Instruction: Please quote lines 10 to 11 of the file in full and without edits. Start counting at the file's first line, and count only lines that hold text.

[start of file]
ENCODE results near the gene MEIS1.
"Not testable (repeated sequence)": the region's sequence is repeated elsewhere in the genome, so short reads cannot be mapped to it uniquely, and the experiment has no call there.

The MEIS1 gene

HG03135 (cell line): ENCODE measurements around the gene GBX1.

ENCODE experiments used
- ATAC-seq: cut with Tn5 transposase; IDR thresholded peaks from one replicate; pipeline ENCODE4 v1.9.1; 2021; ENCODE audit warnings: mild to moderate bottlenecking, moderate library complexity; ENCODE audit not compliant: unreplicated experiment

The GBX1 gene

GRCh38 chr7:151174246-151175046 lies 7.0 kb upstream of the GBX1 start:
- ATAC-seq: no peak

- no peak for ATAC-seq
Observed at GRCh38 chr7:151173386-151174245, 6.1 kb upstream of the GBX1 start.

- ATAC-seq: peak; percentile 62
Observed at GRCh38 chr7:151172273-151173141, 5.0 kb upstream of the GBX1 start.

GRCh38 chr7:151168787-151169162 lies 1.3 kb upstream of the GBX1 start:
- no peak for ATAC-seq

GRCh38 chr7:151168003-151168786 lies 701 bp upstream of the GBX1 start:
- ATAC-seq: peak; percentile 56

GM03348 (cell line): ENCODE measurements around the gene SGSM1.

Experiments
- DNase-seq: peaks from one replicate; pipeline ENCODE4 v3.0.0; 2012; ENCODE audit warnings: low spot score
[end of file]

- no peak for ATAC-seq
Observed at GRCh38 chr7:151173386-151174245, 6.1 kb upstream of the GBX1 start.